In case you've forgotten the introductory sentence before the two pieces of good news, there's horrible news. For the second time in less than a month, the front page of my local paper has the story of a domestic murder. Last month it was of 13 year old Anthony Tucker trying to get his sister and mother out of the house when he was shot and killed by his mother's partner. Yesterday Rhonda Reynolds was shot in front of her small children by her husband Richard Reynolds from whom she had a protection order.

What part of violence against women and children does Kmart still find "lighthearted" enough to market to children? You cannot divorce the insidious messages this culture gives to young boys that violence is an okay way to show you are a man. That message isn't going to change until the 95% of men who don't abuse women and children step up their action and raise their voices to make it known that real men don't slap, kick, punch and kill those who are less powerful then they are.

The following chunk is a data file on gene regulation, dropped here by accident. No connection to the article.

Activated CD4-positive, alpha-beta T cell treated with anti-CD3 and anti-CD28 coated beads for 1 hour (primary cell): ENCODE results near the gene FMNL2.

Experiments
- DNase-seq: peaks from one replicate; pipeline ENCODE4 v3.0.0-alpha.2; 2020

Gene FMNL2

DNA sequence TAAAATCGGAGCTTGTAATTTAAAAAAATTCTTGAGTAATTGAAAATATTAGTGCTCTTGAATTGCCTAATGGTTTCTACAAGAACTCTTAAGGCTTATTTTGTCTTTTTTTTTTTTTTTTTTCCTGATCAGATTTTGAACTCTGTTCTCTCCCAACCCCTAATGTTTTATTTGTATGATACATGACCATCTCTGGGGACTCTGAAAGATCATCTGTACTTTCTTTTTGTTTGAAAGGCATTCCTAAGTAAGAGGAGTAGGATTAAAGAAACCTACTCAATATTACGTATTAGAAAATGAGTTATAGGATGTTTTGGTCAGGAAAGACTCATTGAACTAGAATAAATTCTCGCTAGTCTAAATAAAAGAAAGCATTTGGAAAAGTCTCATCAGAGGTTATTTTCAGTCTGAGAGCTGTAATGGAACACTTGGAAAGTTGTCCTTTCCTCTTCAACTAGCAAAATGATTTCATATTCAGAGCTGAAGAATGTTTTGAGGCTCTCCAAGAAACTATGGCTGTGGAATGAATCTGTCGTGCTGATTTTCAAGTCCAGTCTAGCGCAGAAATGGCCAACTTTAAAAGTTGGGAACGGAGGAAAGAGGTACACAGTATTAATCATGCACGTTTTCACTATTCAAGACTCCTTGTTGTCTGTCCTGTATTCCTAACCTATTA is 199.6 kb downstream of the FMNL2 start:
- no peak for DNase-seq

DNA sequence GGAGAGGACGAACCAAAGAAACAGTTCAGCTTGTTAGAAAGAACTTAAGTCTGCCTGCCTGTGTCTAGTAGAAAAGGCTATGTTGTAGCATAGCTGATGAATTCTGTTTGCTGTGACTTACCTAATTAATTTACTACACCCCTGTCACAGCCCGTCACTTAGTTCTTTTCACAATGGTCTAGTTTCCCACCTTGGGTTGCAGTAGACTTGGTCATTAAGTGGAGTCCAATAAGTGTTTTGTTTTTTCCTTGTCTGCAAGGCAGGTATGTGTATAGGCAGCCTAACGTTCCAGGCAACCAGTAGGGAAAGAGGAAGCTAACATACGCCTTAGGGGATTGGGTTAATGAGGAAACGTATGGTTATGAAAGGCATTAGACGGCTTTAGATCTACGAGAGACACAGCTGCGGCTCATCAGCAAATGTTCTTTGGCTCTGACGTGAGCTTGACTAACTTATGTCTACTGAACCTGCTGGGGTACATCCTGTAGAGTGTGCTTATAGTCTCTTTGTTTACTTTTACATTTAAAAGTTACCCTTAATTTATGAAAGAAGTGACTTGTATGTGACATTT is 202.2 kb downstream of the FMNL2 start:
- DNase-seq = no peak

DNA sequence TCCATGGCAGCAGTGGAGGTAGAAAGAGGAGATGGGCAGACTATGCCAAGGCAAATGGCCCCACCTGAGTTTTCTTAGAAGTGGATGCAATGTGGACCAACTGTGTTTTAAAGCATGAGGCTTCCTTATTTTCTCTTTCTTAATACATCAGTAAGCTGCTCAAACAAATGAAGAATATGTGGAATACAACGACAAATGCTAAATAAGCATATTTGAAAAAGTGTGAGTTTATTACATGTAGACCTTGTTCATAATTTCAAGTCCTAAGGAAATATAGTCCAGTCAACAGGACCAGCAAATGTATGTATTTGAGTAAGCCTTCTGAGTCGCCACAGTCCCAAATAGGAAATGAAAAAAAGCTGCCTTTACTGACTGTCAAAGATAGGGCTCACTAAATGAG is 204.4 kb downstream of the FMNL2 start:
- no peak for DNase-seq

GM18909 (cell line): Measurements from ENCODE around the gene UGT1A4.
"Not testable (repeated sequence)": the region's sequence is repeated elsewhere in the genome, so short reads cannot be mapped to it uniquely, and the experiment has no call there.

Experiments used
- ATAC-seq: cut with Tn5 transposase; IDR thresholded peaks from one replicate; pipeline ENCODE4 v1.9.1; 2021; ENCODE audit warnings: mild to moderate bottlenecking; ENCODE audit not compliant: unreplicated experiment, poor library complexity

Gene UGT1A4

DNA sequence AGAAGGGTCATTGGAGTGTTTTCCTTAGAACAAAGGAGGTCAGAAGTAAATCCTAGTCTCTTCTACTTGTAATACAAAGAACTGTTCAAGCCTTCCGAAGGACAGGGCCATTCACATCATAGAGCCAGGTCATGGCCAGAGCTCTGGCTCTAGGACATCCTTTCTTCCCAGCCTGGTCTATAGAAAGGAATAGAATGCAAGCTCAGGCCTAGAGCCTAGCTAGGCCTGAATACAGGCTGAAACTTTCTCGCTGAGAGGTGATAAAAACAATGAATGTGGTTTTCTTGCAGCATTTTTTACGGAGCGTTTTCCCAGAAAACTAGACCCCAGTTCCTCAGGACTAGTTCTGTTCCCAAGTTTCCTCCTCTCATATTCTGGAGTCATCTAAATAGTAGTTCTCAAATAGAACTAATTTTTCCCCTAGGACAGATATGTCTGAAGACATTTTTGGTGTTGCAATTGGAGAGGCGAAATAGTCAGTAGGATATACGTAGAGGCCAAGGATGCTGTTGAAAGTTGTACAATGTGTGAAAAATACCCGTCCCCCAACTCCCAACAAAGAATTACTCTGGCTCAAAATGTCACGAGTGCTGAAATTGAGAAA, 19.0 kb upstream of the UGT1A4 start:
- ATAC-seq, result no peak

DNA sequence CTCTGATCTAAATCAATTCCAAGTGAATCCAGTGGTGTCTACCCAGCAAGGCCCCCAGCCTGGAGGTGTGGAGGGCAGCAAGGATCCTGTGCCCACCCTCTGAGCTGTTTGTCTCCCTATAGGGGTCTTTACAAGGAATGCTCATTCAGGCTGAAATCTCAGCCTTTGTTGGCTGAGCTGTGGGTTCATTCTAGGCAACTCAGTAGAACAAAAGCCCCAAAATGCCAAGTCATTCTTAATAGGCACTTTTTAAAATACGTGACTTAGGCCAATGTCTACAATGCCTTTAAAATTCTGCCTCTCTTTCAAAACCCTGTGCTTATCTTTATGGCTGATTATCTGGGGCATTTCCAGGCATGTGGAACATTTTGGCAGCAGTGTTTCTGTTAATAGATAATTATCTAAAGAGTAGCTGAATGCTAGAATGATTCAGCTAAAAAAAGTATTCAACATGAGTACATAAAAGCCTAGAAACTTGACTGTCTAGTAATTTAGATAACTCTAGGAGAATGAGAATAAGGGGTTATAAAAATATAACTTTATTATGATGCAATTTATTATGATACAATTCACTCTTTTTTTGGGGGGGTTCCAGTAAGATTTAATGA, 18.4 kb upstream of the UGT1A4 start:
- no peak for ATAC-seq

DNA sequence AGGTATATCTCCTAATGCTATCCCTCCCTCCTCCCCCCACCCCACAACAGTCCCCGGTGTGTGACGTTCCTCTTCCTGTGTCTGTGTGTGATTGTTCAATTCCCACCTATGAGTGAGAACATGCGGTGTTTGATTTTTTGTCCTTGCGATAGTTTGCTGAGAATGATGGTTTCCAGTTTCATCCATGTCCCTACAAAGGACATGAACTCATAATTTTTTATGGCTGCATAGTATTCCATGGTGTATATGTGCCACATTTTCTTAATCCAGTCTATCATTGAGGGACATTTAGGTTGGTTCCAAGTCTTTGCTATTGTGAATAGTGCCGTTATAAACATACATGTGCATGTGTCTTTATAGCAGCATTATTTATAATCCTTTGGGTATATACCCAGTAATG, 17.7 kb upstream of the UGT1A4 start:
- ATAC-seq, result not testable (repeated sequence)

From: "Jess Morgan"
Reply-To: NOW Young Feminist Task Force
To: "NOW Young Feminist Task Force"
Subject: [NOW YFTF] Just wondering...
Date: Thu, 11 Jan 2007 11:05:23 -0500

Hello young feminists! My organization is trying to get Kmart to pull a t-shirt for children that promotes domestic violence, and is stereotypical for girls and boys. If you'd like to see this ridiculous t-shirt, the url is http://www.hardygirlshealthywomen.org/i/tshirt.pdf.
I'd like to know what you all think, you know, if its convenient. Thanks, and g'day!
Jess Morgan
ps- More info about what we are doing is at www.hghw.org.

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Thursday, January 4, 2007

Yes, Virginia. There is a Santa and he gets it.